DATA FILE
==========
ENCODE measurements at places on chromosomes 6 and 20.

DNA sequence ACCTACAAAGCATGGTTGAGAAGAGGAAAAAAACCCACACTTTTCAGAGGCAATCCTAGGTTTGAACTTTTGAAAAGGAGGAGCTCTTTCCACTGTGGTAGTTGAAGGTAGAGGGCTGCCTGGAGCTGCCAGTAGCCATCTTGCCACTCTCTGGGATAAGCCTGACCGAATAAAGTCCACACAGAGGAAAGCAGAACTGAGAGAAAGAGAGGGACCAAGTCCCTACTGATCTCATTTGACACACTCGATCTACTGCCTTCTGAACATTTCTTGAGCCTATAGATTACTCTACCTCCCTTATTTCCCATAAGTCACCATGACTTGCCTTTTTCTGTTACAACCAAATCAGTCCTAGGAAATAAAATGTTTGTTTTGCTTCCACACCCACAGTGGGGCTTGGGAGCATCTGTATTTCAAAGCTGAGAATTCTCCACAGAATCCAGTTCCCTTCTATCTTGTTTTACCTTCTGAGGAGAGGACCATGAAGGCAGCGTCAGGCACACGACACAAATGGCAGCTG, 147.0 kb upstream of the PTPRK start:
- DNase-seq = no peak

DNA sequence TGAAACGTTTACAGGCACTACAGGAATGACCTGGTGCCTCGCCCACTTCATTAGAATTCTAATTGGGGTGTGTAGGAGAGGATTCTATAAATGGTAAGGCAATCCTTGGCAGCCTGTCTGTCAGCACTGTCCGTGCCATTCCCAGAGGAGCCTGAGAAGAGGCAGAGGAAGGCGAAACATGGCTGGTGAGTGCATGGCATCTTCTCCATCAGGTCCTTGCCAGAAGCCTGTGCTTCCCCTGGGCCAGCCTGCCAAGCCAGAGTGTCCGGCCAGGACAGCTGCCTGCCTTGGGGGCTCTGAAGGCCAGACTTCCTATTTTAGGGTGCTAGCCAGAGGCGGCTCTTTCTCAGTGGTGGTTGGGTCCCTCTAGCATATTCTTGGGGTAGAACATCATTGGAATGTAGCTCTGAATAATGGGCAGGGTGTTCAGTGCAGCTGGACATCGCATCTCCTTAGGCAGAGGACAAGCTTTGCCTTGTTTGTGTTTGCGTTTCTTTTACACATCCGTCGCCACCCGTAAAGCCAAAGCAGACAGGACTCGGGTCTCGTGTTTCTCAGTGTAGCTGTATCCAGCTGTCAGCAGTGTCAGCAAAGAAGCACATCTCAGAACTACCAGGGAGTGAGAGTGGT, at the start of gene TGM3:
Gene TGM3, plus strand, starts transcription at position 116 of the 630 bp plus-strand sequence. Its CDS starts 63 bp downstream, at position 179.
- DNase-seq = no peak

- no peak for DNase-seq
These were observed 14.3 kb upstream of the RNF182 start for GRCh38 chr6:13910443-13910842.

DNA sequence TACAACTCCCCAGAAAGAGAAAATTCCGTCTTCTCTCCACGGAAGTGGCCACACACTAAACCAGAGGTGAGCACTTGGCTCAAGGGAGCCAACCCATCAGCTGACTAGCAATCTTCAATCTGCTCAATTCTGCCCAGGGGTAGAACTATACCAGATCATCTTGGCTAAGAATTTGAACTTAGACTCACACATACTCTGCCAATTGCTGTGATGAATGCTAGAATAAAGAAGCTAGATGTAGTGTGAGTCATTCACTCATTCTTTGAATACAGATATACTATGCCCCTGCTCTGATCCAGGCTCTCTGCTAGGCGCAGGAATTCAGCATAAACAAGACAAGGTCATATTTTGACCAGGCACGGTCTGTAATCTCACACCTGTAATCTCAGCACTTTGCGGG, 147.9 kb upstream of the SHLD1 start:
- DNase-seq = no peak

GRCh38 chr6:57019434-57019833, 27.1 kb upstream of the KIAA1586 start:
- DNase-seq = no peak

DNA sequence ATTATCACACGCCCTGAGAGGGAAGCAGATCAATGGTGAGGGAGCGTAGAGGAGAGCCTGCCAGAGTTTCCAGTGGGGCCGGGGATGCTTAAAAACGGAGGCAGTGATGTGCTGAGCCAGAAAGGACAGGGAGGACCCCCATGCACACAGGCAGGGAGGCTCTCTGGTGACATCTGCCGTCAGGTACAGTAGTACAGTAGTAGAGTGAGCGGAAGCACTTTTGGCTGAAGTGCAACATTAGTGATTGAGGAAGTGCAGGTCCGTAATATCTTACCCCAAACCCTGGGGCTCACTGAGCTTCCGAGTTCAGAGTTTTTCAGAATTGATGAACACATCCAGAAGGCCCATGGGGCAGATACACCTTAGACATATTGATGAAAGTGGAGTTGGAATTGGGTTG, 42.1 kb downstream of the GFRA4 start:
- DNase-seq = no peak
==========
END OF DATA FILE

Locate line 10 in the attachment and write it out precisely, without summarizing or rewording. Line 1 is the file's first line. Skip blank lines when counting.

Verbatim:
- DNase-seq = no peak